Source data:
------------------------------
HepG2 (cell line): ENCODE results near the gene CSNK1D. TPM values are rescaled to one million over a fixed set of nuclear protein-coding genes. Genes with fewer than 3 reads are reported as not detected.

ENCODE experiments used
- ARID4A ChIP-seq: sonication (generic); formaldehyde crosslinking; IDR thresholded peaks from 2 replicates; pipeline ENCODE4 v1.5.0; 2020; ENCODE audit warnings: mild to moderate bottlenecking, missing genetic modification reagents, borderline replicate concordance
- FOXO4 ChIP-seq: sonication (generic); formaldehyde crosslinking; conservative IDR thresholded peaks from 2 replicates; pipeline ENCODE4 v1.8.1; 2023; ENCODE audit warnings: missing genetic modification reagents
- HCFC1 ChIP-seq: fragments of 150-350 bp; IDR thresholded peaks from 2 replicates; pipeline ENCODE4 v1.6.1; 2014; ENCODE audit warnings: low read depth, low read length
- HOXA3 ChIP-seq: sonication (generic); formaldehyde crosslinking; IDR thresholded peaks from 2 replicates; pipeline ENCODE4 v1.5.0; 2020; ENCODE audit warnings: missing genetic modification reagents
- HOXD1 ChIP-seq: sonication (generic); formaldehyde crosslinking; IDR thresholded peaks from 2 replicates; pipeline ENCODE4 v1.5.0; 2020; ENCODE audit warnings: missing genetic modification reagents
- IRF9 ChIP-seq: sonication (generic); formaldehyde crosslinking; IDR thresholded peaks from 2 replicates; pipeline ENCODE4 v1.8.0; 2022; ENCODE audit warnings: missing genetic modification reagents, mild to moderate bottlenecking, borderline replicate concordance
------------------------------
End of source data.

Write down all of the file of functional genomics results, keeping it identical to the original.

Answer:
HepG2 (cell line): ENCODE results near the gene CSNK1D. TPM values are rescaled to one million over a fixed set of nuclear protein-coding genes. Genes with fewer than 3 reads are reported as not detected.

ENCODE experiments used
- ARID4A ChIP-seq: sonication (generic); formaldehyde crosslinking; IDR thresholded peaks from 2 replicates; pipeline ENCODE4 v1.5.0; 2020; ENCODE audit warnings: mild to moderate bottlenecking, missing genetic modification reagents, borderline replicate concordance
- FOXO4 ChIP-seq: sonication (generic); formaldehyde crosslinking; conservative IDR thresholded peaks from 2 replicates; pipeline ENCODE4 v1.8.1; 2023; ENCODE audit warnings: missing genetic modification reagents
- HCFC1 ChIP-seq: fragments of 150-350 bp; IDR thresholded peaks from 2 replicates; pipeline ENCODE4 v1.6.1; 2014; ENCODE audit warnings: low read depth, low read length
- HOXA3 ChIP-seq: sonication (generic); formaldehyde crosslinking; IDR thresholded peaks from 2 replicates; pipeline ENCODE4 v1.5.0; 2020; ENCODE audit warnings: missing genetic modification reagents
- HOXD1 ChIP-seq: sonication (generic); formaldehyde crosslinking; IDR thresholded peaks from 2 replicates; pipeline ENCODE4 v1.5.0; 2020; ENCODE audit warnings: missing genetic modification reagents
- IRF9 ChIP-seq: sonication (generic); formaldehyde crosslinking; IDR thresholded peaks from 2 replicates; pipeline ENCODE4 v1.8.0; 2022; ENCODE audit warnings: missing genetic modification reagents, mild to moderate bottlenecking, borderline replicate concordance